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THIRD SECTOR UNDER SCRUTINY

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Minister told to help, not pillory, over charity work...
Minister told to help, not pillory, over charity work

By Nick Golding, political editor

Government plans to encourage voluntary organisations to run more services have failed to quell local government concerns about accountability and capability.

Although ministers' Action Plan for Third Sector Involvement has largely gone down well, councils, unions and staff are worried that services and assets could fall into the hands of incapable or unrepresentative groups.

The plan reveals that 2,000 public sector workers, many in councils, will be trained to better commission services from the sector. Chancellor Gordon Brown announced in his pre-Budget statement that£30m would be set aside to help community groups take over and run 'community assets', including council buildings and facilities. The plan also confirms voluntary organisations will benefit from the stability of three-year funding settlements.

Speaking at the launch event, Jim Murphy, employment and welfare reform minister, told third sector groups to report councils that were not helping them get more involved.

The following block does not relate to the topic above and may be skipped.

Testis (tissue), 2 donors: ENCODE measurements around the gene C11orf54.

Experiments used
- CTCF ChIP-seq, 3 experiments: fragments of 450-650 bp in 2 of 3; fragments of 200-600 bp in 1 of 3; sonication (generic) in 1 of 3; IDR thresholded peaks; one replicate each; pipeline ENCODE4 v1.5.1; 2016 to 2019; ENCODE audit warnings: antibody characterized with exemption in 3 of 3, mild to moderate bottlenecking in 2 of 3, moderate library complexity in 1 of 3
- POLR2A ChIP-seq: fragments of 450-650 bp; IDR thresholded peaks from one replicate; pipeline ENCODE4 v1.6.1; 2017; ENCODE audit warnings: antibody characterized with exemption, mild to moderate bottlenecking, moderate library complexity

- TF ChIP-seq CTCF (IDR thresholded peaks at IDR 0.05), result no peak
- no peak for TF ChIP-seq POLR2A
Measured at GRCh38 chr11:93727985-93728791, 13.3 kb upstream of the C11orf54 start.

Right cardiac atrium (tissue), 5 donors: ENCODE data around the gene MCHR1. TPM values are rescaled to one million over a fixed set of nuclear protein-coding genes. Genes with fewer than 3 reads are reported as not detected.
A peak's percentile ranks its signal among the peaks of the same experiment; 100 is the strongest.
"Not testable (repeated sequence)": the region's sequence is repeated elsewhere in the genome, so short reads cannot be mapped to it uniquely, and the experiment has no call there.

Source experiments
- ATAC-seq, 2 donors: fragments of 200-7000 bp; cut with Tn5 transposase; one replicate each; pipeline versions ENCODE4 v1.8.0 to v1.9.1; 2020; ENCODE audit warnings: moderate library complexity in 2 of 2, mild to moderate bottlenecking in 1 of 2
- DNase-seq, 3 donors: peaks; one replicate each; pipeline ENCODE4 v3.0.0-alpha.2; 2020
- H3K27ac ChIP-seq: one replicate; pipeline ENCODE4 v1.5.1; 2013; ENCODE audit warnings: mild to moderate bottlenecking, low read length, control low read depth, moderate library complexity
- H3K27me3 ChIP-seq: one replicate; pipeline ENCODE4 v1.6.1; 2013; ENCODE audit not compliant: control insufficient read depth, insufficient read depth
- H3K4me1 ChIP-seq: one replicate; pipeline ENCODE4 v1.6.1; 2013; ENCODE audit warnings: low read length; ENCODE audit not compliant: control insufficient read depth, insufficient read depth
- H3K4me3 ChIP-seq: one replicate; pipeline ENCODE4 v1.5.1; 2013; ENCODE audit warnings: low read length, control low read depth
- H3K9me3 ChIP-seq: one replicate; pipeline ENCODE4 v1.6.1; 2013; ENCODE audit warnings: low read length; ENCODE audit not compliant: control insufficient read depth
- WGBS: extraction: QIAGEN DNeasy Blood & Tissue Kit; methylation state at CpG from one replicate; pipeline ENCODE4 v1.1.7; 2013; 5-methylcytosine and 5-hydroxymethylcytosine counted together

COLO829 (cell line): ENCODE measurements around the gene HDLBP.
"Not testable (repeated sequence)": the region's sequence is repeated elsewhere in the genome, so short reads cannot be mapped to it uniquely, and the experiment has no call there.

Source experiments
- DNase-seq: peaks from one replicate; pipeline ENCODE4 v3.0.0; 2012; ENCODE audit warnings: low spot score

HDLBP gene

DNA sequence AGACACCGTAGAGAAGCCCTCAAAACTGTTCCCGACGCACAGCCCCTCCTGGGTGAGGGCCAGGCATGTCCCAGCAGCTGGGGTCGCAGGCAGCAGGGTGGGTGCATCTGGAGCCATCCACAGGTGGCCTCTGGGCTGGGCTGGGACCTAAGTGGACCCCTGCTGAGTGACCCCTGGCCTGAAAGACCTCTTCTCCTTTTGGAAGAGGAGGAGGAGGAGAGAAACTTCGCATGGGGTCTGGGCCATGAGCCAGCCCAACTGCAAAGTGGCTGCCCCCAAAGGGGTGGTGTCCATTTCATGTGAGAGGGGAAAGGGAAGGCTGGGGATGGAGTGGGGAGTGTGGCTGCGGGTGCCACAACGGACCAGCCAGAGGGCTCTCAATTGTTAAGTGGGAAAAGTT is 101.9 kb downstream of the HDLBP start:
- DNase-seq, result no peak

'If there's a door to a local authority leader that's not open, let us know,' he said.

But authorities remain uneasy about how they can ensure charities and social enterprises do not underestimate the cost of provision in order to win contracts.

Doug Nicholls, general secretary of the Community & Youth Workers Union, asked: 'What can we do to ensure that the history of poor employment practices in the sector can be addressed?'

Fiona White, head of community involvement, empowerment and development at Portsmouth City Council, said: 'I want to hear how ministers can help, rather than make us feel like we are being pilloried for what we aren't doing [with the third sector].'

Barry Quirk, Lewisham LBC chief executive, is compiling a report on how to ensure groups will operate in the interests of entire communities if they take over council-owned facilities.

Romilly Rogers, a Local Government Association policy consultant, questioned whether the£30m was sufficient to compensate councils for the loss of assets that could raise large sums on the open market.

She also wants ministers to work with councils to identify a framework to ensure extremist groups do not control services.

LGC Conferences: Strengthening the case for third sector involvement, 29 March 2007, lgcconferences@emap.com

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